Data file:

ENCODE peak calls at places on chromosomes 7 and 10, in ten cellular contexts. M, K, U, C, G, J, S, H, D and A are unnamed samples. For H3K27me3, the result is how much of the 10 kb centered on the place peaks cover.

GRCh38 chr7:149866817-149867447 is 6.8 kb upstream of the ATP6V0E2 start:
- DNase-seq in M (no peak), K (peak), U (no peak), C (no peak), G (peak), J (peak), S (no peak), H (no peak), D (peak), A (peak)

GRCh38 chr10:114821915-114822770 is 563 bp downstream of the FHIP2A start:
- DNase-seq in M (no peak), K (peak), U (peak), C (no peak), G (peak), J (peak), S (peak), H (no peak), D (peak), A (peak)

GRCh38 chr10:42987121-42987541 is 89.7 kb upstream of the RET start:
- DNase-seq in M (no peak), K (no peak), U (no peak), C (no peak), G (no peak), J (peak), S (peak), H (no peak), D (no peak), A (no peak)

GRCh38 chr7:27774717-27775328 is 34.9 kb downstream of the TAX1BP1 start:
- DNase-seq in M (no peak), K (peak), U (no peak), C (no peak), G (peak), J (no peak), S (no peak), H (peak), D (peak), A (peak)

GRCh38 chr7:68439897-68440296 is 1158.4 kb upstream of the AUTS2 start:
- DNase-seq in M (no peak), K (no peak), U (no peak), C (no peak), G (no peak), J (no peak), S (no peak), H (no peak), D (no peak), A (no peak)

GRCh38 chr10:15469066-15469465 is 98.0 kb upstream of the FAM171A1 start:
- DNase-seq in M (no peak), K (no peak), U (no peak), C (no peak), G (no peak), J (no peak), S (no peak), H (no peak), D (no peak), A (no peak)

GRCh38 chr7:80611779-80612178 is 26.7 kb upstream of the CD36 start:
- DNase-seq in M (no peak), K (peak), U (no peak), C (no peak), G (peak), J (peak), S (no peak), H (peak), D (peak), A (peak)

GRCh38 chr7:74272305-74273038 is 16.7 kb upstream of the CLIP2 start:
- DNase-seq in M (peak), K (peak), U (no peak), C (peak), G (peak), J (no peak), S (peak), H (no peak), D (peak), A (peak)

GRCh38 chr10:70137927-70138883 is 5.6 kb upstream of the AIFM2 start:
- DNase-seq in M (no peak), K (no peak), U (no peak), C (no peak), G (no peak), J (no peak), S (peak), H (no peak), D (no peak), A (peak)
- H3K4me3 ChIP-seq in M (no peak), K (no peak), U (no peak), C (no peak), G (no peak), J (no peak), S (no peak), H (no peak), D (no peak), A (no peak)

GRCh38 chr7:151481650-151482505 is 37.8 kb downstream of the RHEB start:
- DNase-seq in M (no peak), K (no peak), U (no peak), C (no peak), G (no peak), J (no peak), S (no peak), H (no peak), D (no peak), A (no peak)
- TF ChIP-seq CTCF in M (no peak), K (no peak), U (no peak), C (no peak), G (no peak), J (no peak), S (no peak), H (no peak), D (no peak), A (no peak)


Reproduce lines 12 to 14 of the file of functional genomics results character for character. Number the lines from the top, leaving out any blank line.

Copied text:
GRCh38 chr10:15469066-15469465 is 98.0 kb upstream of the FAM171A1 start:
- DNase-seq in M (no peak), K (no peak), U (no peak), C (no peak), G (no peak), J (no peak), S (no peak), H (no peak), D (no peak), A (no peak)

GRCh38 chr7:80611779-80612178 is 26.7 kb upstream of the CD36 start: